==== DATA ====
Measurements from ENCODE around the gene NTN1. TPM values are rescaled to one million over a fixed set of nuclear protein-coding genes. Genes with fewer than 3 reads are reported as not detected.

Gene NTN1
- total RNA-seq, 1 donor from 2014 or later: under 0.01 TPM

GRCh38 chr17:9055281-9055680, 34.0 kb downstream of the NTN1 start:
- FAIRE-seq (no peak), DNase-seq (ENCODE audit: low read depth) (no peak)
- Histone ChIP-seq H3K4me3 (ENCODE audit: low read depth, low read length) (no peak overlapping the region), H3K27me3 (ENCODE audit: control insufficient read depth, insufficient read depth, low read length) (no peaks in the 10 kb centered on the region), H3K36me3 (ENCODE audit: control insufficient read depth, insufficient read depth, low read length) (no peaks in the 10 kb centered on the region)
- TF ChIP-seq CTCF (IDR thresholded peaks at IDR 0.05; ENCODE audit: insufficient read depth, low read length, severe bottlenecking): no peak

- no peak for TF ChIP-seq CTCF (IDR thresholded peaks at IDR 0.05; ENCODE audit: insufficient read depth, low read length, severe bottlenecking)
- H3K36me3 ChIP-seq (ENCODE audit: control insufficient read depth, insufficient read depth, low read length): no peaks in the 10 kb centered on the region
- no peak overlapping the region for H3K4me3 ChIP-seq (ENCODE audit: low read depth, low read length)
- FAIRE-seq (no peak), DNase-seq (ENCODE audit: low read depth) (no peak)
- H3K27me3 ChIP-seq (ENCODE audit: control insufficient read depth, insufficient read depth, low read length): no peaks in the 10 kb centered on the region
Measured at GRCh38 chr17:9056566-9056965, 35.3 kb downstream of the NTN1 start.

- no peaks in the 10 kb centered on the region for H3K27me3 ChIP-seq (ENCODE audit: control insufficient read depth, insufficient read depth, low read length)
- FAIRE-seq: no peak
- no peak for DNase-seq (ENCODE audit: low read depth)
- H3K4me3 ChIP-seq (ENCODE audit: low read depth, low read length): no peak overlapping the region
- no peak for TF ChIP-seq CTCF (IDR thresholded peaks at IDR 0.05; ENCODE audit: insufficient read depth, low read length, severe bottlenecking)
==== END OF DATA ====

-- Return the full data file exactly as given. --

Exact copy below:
Measurements from ENCODE around the gene NTN1. TPM values are rescaled to one million over a fixed set of nuclear protein-coding genes. Genes with fewer than 3 reads are reported as not detected.

Gene NTN1
- total RNA-seq, 1 donor from 2014 or later: under 0.01 TPM

GRCh38 chr17:9055281-9055680, 34.0 kb downstream of the NTN1 start:
- FAIRE-seq (no peak), DNase-seq (ENCODE audit: low read depth) (no peak)
- Histone ChIP-seq H3K4me3 (ENCODE audit: low read depth, low read length) (no peak overlapping the region), H3K27me3 (ENCODE audit: control insufficient read depth, insufficient read depth, low read length) (no peaks in the 10 kb centered on the region), H3K36me3 (ENCODE audit: control insufficient read depth, insufficient read depth, low read length) (no peaks in the 10 kb centered on the region)
- TF ChIP-seq CTCF (IDR thresholded peaks at IDR 0.05; ENCODE audit: insufficient read depth, low read length, severe bottlenecking): no peak

- no peak for TF ChIP-seq CTCF (IDR thresholded peaks at IDR 0.05; ENCODE audit: insufficient read depth, low read length, severe bottlenecking)
- H3K36me3 ChIP-seq (ENCODE audit: control insufficient read depth, insufficient read depth, low read length): no peaks in the 10 kb centered on the region
- no peak overlapping the region for H3K4me3 ChIP-seq (ENCODE audit: low read depth, low read length)
- FAIRE-seq (no peak), DNase-seq (ENCODE audit: low read depth) (no peak)
- H3K27me3 ChIP-seq (ENCODE audit: control insufficient read depth, insufficient read depth, low read length): no peaks in the 10 kb centered on the region
Measured at GRCh38 chr17:9056566-9056965, 35.3 kb downstream of the NTN1 start.

- no peaks in the 10 kb centered on the region for H3K27me3 ChIP-seq (ENCODE audit: control insufficient read depth, insufficient read depth, low read length)
- FAIRE-seq: no peak
- no peak for DNase-seq (ENCODE audit: low read depth)
- H3K4me3 ChIP-seq (ENCODE audit: low read depth, low read length): no peak overlapping the region
- no peak for TF ChIP-seq CTCF (IDR thresholded peaks at IDR 0.05; ENCODE audit: insufficient read depth, low read length, severe bottlenecking)